So long, you old bustards

Extinction claims a great British bird, but there is hope for others, writes Mark Rowe

WILL other birds go the way of the Great Bustard, which last week died out in Britain? Almost certainly, wildlife experts say, but there is some good news: several species once locally extinct now flourish, as farmers and the law give greater support.

Intensive farming, the key reason for the demise of the Great Bustard, is enough to set the wings of other birds trembling. Modern agricultural methods, which utilise every possible tract of land, drastically reduced the large open plains on which the turkey-like bird thrived.

However, wildlife organisations such as the RSPB have begun a campaign to persuade farmers to modify their habits. This has been accompanied by strict enforcement of laws banning the persecution of birds. As a result, several species once persecuted to the point of extinction, including the red kite, osprey and white-tailed eagle, have recovered.

In fact, the number of species seen in the wild in Britain and Ireland actually rose to 551 last year. Among the newcomers are the American coot, the black-faced bunting, the cedar waxwing, and three warblers: bay- breasted, Hume's leaf and eastern Bonelli's.

"The difference with the birds of prey was that, although they were wiped out, their habitat was not destroyed," said RSPB spokesman Chris Harbard. "When they were reintroduced, it is no surprise they flourished. It is no coincidence that it was the birds of prey that were wiped out. They were frequently seen as pests, deliberately persecuted, and their eggs were often extremely valuable. When the eggs are taken it really sends a population into a downward spiral."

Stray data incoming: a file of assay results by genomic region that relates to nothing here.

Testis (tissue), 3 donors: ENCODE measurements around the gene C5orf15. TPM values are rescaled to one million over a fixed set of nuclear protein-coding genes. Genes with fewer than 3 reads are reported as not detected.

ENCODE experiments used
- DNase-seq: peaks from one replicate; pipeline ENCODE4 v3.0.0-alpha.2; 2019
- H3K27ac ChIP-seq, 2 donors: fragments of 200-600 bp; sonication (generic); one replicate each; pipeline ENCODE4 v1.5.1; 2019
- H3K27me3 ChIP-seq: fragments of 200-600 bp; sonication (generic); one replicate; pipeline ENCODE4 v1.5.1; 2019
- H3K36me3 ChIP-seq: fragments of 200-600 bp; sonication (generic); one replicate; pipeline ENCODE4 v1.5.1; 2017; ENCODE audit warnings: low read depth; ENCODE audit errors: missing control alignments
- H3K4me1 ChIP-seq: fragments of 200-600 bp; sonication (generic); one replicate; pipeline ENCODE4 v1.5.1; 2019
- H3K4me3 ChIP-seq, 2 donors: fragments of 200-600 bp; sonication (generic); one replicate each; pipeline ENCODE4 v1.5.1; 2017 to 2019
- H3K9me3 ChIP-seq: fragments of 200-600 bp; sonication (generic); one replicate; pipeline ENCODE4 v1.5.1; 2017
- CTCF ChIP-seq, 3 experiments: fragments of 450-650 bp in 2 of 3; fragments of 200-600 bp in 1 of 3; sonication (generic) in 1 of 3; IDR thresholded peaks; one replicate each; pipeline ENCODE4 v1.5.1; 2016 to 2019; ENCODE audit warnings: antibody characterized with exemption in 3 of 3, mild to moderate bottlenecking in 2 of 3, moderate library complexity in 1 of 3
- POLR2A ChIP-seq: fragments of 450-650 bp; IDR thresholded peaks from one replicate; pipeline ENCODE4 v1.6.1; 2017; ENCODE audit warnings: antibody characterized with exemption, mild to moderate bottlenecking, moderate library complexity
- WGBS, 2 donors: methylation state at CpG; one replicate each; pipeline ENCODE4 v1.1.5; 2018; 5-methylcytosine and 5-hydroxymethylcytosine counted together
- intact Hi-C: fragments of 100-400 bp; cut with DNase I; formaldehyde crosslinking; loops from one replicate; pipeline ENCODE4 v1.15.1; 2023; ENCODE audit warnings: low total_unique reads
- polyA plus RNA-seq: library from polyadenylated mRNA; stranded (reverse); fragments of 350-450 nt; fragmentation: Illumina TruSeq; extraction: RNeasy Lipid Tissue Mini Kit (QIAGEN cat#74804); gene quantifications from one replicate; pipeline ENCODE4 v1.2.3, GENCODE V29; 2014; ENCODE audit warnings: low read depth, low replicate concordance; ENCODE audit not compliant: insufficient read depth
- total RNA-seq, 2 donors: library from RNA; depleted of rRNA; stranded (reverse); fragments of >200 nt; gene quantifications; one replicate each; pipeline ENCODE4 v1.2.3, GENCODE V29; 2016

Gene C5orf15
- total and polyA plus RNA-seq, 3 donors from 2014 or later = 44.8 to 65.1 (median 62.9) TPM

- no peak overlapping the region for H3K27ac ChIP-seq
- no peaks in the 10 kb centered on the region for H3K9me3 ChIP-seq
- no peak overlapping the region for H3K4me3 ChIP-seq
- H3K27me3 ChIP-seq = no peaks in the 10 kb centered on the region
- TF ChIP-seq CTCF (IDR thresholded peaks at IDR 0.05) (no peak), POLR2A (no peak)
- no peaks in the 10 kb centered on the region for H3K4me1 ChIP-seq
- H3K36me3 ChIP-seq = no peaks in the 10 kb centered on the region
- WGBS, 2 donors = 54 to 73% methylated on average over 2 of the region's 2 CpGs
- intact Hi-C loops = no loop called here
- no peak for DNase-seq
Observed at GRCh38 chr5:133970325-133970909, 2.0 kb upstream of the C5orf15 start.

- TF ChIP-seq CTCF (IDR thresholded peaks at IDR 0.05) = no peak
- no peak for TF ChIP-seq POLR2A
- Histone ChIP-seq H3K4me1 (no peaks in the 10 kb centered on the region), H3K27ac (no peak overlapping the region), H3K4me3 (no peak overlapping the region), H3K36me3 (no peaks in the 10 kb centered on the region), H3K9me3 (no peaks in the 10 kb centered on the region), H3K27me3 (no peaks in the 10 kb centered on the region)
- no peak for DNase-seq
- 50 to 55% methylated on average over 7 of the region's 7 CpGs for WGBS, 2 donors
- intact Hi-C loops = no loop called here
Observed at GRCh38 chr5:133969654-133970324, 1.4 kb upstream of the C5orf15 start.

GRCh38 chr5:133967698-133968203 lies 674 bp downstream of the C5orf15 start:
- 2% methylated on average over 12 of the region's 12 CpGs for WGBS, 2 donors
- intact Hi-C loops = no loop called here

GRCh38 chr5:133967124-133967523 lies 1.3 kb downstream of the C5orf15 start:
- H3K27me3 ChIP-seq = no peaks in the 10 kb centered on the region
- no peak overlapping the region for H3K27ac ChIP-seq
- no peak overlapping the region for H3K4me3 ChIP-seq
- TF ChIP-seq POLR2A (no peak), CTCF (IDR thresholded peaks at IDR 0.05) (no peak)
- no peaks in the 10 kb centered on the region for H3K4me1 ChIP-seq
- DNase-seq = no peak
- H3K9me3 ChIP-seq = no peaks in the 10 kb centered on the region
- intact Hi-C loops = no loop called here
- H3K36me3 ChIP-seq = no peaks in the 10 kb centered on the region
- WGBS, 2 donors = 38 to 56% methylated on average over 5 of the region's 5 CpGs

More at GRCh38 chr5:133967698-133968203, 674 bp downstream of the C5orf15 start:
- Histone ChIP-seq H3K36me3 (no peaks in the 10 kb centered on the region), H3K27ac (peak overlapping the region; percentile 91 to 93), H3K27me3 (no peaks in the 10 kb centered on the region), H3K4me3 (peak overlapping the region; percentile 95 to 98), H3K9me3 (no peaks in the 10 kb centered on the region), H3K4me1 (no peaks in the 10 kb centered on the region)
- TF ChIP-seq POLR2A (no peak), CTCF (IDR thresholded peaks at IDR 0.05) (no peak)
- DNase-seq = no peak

The spectacular red kite died out in the 1850s and was reintroduced in 1989, since when numbers have shot up: there are now 71 breeding pairs in Scotland and England, with many on the Welsh borders.

Similarly, the osprey died out in 1916 and was reintroduced in the 1950s: there are now 1,200 breeding pairs in Scotland and in RSPB-protected areas.

The avocet, the wader that is the symbol of the RSPB, also illustrates the ability of nature to fight back against man-made obstacles. It became locally extinct in the early 19th century when land was drained in East Anglia for agricultural purposes. The region was then flooded to obstruct a possible German invasion during the Second World War and the bird returned from continental Europe.

One of the keys to the recovery of many birds, and the future protection of others, is improved farming practices, Mr Harbard said. Grants are now available to subsidise farmers who preserve traditional nesting and feeding grounds, such as hedges and the edges of fields.

"We are campaigning very hard through the Common Agricultural Policy. We need to help farmers who will be disadvantaged financially if they help wildlife," said Mr Harbard. "It's a question of bio-diversity. If we don't find a way of taking the intensity out of agriculture, then you will get a countryside across Europe of farmed fields that are devoid of wildlife. There will just be a crop and nothing else."

Start your day with The Independent, sign up for daily news emails
Have you tried new the Independent Digital Edition apps?
ebooks
ebooksAn introduction to the ground rules of British democracy
Latest stories from i100
Have you tried new the Independent Digital Edition apps?
SPONSORED FEATURES
Independent Dating
and  

By clicking 'Search' you
are agreeing to our
Terms of Use.

iJobs Job Widget
iJobs General

Recruitment Genius: Telephone Sales Advisor - OTE £35,000

£18000 - £35000 per annum: Recruitment Genius: A Telephone Sales Advisor is re...

Recruitment Genius: Appointment Maker - OTE £20,000

£14000 - £20000 per annum: Recruitment Genius: An office based Appointment Mak...